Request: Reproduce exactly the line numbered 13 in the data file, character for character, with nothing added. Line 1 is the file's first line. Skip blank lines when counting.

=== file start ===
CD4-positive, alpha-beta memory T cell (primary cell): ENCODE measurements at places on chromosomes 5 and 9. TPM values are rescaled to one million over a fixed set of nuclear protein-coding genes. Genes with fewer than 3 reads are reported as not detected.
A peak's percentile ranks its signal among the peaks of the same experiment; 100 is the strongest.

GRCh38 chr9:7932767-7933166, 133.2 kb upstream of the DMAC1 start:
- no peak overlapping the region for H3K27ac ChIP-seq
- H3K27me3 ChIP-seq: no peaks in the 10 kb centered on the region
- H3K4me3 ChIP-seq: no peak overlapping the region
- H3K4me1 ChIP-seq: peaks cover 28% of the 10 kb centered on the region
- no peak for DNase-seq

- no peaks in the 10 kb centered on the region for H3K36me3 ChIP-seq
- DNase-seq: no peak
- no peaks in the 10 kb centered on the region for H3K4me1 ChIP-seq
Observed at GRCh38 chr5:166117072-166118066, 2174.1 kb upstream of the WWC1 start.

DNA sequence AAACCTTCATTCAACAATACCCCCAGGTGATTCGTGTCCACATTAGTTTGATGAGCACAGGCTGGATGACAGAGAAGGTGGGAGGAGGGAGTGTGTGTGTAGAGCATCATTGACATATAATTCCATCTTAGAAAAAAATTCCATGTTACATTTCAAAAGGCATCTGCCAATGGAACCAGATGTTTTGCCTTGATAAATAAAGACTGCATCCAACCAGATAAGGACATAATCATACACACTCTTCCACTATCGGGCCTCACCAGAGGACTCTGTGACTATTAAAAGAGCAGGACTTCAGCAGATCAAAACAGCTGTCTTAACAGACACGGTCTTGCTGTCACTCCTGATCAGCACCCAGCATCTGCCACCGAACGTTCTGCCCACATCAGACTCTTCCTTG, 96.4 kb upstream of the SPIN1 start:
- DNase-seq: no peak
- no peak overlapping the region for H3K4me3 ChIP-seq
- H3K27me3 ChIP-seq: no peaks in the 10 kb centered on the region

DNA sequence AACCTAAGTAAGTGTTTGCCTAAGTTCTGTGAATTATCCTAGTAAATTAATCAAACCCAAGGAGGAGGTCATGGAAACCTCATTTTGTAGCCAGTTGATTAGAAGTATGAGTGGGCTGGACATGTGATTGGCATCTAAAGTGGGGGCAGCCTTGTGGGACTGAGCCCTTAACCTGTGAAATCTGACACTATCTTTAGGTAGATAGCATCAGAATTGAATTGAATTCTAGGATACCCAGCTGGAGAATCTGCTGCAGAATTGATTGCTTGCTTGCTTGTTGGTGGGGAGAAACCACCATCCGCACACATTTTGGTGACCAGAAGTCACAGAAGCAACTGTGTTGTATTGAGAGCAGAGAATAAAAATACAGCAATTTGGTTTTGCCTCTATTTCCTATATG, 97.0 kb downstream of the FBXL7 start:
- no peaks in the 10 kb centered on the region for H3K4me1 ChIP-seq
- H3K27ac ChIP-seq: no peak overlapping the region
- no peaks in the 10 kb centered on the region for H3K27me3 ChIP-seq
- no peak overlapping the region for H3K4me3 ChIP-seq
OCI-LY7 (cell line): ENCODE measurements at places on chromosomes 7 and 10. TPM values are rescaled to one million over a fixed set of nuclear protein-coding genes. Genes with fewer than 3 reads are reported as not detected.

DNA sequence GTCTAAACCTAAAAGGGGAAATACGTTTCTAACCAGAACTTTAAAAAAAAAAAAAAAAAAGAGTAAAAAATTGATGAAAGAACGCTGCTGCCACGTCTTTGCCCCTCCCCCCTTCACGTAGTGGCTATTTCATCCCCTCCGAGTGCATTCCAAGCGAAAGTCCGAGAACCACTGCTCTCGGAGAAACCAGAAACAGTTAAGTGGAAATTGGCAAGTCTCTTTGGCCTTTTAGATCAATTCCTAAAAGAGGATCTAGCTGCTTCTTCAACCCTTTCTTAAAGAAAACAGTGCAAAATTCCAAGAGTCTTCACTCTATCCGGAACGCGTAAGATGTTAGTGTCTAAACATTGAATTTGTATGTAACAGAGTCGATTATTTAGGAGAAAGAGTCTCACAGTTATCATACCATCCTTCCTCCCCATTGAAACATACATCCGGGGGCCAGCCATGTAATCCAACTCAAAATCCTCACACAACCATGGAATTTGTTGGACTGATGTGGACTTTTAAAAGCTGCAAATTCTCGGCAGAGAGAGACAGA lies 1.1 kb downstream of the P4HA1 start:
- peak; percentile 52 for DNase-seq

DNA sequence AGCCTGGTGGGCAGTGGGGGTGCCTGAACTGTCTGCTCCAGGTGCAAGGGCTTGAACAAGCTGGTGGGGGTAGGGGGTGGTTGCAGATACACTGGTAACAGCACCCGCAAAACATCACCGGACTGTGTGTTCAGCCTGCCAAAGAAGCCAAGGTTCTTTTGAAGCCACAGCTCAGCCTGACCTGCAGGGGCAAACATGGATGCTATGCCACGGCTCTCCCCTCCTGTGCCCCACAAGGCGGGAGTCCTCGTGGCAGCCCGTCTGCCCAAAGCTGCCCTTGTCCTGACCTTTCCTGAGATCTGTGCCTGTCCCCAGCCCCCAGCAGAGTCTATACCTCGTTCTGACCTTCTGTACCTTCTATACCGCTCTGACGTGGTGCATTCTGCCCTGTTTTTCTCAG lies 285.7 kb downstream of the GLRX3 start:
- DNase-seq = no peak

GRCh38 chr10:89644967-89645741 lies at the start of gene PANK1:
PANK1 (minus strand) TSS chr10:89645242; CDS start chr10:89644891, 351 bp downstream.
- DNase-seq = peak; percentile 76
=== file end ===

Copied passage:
DNA sequence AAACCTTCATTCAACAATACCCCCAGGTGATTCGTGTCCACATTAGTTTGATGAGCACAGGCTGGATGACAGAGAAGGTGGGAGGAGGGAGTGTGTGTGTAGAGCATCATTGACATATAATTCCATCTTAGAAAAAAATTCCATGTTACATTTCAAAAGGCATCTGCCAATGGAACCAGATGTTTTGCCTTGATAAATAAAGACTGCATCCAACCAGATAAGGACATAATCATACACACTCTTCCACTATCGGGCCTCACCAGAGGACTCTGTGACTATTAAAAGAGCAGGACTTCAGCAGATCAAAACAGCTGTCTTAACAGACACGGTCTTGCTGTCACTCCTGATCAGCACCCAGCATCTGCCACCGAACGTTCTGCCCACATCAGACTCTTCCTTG, 96.4 kb upstream of the SPIN1 start: